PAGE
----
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Welcome back!

I invest in the forex markets, and I pursue a carry trade strategy--going long in relatively high-overnight-rate currencies and partially funding that by shorting low-overnight-rate currencies.

I fail to see a connection to AD or a sense of what it signals, and I am not alone. The forex markets markets are dominated by people like me. We couldn't give one wit about AD. The CB wants to give us money, great. For this reason, wide-spread knowledge of the carry-trade has failed to stem its profitability. Its the CBs that keep losing by their perpetual open-market activities that sustain the arbitrage opportunity.

Your umbrella analogy is spot on.

The Bank's haphazard attempts to jawbone the dollar down are percieved as nothing more. No one seriously thinks the Bank has the ability to lower the dollar, though (as Stephen noted) they can. Even if people accepted that they could, and they wanted to, there is also the perception that the Bank will be unsuccessful.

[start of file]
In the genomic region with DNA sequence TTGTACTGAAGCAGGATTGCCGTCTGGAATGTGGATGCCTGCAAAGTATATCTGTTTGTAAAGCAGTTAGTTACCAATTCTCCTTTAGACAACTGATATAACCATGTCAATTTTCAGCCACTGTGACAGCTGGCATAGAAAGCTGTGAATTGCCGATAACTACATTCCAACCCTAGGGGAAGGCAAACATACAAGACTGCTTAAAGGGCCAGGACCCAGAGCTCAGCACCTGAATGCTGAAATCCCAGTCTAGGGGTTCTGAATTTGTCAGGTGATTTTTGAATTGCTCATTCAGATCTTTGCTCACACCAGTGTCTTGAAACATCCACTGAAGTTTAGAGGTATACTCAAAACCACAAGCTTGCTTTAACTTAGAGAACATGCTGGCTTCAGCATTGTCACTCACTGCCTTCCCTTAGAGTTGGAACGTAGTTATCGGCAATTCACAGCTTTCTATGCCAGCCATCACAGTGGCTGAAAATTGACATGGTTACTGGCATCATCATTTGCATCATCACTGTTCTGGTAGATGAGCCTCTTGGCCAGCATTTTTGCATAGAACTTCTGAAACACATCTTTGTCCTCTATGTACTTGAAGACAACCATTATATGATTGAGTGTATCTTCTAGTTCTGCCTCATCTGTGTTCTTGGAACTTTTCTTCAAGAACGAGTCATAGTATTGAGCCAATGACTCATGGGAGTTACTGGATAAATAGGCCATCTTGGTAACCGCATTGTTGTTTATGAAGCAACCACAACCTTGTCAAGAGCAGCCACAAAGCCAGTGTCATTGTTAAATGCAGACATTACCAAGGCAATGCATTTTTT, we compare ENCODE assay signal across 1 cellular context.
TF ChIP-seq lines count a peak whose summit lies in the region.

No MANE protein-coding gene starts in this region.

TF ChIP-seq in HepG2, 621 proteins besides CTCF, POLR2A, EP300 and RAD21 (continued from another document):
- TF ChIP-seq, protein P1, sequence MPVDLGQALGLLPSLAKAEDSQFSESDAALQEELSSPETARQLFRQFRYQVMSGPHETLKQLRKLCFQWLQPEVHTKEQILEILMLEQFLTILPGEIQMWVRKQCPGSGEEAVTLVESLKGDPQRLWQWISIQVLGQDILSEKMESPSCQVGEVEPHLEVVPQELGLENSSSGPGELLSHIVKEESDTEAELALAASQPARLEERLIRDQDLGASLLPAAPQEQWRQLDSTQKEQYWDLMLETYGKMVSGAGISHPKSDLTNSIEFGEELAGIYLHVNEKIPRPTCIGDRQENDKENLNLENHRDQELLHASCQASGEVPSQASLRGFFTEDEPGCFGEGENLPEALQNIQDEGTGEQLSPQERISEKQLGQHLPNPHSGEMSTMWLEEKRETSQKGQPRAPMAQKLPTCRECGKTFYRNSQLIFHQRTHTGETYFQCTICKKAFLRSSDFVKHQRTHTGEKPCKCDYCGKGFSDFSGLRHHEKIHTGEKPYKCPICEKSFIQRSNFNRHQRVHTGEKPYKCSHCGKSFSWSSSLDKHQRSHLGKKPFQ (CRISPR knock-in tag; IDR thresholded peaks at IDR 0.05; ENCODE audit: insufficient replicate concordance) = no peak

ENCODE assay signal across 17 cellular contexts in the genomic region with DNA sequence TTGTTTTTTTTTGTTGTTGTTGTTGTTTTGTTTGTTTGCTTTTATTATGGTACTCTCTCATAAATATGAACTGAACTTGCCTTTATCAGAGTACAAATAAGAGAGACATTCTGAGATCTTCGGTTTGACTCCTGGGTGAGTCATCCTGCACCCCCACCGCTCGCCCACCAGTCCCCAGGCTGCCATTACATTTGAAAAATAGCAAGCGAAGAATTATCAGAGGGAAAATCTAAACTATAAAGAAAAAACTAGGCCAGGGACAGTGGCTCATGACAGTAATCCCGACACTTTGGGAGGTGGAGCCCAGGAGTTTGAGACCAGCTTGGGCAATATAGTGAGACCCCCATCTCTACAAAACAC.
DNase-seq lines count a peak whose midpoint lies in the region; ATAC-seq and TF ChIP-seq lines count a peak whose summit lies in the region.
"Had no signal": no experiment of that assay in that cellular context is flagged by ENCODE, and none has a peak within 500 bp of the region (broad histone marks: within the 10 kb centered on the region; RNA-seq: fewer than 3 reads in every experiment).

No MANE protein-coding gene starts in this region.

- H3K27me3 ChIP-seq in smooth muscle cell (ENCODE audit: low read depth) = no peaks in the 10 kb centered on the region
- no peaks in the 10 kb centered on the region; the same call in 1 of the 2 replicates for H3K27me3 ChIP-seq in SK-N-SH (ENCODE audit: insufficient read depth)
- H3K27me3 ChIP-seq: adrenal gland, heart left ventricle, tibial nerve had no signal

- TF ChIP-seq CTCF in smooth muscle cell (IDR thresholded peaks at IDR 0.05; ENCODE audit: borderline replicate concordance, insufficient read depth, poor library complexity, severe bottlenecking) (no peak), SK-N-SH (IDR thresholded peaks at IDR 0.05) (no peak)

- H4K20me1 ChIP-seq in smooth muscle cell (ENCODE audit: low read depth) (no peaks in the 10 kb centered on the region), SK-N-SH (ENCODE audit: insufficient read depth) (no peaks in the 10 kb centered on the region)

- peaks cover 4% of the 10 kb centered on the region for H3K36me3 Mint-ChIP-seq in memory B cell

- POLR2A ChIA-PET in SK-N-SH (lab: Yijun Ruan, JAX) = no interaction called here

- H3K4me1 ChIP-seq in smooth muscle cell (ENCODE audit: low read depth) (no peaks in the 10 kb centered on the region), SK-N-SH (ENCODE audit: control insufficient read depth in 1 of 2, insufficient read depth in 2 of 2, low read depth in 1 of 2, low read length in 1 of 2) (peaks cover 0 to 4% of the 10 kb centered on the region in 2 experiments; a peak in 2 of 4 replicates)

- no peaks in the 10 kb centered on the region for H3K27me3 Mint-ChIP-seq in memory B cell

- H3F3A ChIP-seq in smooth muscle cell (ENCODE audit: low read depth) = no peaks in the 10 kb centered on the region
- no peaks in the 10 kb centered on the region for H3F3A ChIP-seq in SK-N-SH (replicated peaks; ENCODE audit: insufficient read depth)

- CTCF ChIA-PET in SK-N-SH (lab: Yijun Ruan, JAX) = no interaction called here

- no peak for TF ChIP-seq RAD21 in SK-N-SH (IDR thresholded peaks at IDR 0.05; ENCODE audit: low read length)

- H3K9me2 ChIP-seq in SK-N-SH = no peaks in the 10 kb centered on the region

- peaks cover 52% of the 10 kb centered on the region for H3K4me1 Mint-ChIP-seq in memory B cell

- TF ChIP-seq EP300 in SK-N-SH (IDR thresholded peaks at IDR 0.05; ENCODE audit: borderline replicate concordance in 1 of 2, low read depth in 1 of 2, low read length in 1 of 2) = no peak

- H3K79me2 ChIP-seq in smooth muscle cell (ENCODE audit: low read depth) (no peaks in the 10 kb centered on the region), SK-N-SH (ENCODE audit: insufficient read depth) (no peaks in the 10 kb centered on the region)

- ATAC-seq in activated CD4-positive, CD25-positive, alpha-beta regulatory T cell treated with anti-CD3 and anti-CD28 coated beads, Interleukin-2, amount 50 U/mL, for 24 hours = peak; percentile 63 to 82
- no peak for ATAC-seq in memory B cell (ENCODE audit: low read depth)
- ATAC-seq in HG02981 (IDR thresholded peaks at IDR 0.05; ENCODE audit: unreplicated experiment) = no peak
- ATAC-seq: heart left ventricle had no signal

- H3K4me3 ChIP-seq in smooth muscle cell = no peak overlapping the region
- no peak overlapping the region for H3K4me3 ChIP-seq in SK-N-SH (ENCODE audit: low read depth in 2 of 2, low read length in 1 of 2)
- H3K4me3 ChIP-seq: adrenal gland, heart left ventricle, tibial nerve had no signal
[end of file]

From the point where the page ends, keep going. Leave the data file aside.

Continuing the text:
This Bank is afraid of it's own shadow, and everyone (especially the forex traders) know it. I think Jim Stanford (I know I know...) recently wrote that the loonie would drop 20 per cent the day after the government appointed him Governor of the Bank.

Thanks Stephen!

Jon: But when you do the "carry trade", don't you worry that the exchange rate will tend to move against you? And don't you worry that changes in AD might matter because they affect the exchange rate?

Mark: If Jim Stanford were appointed Governor, and permanently, that would be different from the Hawks' temporary takeover. First, obviously, because Jim is a dove, and the Hawks are hawks, so they are moving in different directions. But second, and less obviously, because if Jim stayed there he would presumably change the inflation target from 2% to higher (or try to target low unemployment). That would definitely cause a depreciation of the Loonie.

But if I am right, then paradoxically, a temporary takeover by Jim might cause the Loonie to appreciate!

That is not my experience. Many CBs issue sterilization bonds to regulate the movements of exchange-rates despite the pressures of the carry-trade and relative inflation-rates. The primary source of risk arises from panic volatility. Exchange-stabilization of sudden and severe moves is often too late. You've already lost your shirt.

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